On July 19, 2012, Syrian rebels stormed Aleppo, Syria’s largest city and commercial hub. The year since has been nothing less than a disaster for the city: The war between insurgents and the Syrian military has destroyed the lives of the civilians caught in the middle, killing thousands. Aleppo’s cultural patrimony has also been destroyed — a 17th century souq that was a UNESCO World Heritage Site burned to the ground, while the medieval citadel in the center of the city was damaged as Syrian soldiers once again transformed it into a military base.
Amnesty International has now published satellite images that drive home the indiscriminate destruction of Aleppo. By dragging the divider across the image above, you can see the destruction of three neighborhoods that have been wracked by street-to-street fighting, as well as shelling and even SCUD missiles used by the Syrian military.
Amnesty has also released satellite images that reveal how the destruction has spread since the rebel offensive last summer. From scattered damage in the north and near the old city last October, the violence has extended across Aleppo, wreaking havoc across a once-prosperous city.
Colum Lynch is Foreign Policy's award-winning U.N.-based senior diplomatic reporter. Lynch previously wrote Foreign Policy's Turtle Bay blog, for which he was awarded the 2011 National Magazine Award for best reporting in digital media. He is also a recipient of the 2013 Elizabeth Neuffer Memorial Silver Prize for his coverage of the United Nations.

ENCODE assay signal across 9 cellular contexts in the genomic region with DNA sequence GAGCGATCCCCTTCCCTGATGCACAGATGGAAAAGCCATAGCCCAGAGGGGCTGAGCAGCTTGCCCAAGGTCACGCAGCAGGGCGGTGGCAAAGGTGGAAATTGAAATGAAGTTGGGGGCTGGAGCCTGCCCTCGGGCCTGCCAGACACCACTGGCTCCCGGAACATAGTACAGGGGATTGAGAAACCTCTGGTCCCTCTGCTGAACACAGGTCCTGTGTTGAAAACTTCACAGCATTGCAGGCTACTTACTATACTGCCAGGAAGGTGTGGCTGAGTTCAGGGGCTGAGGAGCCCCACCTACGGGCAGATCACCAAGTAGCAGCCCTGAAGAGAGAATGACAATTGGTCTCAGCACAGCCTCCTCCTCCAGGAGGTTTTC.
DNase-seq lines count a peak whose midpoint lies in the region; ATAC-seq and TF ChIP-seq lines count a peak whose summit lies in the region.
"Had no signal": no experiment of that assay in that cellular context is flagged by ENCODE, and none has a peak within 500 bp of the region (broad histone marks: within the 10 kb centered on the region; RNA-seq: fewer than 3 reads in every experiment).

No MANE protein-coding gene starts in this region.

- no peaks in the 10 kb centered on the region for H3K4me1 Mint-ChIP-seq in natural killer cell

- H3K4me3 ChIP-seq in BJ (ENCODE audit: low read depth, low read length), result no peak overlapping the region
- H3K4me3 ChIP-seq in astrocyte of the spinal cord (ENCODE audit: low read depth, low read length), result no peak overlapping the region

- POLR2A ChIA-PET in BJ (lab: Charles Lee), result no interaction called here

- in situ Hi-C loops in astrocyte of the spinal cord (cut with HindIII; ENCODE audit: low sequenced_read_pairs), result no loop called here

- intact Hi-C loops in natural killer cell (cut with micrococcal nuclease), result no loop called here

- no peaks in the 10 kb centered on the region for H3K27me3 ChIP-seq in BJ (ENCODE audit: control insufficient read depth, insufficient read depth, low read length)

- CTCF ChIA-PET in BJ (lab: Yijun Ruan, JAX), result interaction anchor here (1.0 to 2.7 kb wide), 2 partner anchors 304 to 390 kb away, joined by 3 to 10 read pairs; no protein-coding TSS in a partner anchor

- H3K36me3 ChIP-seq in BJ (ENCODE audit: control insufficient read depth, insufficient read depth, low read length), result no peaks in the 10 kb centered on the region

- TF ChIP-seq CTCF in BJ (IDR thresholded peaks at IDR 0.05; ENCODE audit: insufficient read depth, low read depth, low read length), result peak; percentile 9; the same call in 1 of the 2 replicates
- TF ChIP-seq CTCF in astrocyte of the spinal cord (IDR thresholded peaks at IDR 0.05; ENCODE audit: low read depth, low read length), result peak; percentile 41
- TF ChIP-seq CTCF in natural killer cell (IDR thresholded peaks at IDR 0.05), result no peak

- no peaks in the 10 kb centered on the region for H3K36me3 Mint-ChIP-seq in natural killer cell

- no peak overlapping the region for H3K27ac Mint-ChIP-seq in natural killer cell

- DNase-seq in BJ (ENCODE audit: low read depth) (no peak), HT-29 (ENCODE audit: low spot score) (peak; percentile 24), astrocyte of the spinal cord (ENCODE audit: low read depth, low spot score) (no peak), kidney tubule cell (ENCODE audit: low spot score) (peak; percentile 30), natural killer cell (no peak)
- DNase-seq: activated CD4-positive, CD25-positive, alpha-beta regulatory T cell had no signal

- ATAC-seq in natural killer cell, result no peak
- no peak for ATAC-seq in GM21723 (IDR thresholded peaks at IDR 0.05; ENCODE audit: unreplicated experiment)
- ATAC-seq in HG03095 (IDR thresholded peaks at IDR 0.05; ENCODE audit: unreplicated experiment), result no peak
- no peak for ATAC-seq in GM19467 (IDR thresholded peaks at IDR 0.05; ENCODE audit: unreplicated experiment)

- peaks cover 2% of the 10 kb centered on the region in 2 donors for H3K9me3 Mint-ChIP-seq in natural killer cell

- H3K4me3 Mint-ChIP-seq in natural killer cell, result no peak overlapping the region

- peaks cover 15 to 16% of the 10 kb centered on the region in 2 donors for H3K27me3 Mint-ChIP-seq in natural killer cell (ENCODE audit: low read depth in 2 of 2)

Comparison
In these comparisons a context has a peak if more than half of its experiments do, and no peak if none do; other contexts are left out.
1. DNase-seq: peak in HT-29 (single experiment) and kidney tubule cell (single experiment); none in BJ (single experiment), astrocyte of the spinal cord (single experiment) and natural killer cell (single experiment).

Before moving to Foreign Policy, Lynch reported on diplomacy and national security for the Washington Post for more than a decade. As the Washington Post's United Nations reporter, Lynch had been involved in the paper's diplomatic coverage of crises in Afghanistan, Iraq, Lebanon, Sudan, and Somalia, as well as the nuclear standoffs with Iran and North Korea. He also played a key part in the Post's diplomatic reporting on the Iraq war, the International Criminal Court, the spread of weapons of mass destruction, and U.S. counterterrorism strategy. Lynch's enterprise reporting has explored the underside of international diplomacy. His investigations have uncovered a U.S. spying operation in Iraq, Dick Cheney's former company's financial links to Saddam Hussein, and documented numerous sexual misconduct and corruption scandals.
Lynch has appeared frequently on the Lehrer News Hour, MSNBC, NPR radio, and the BBC. He has also moderated public discussions on foreign policy, including interviews with Susan E. Rice, the U.S. national security advisor, Gerard Araud, France's U.N. ambassador, and other senior diplomatic leaders.
Born in Los Angeles, California, Lynch received a bachelor's degree from the University of California, Berkeley, in 1985 and a master's degree from Columbia University's Graduate School of Journalism in 1987. He previously worked for the Boston Globe.| The Cable |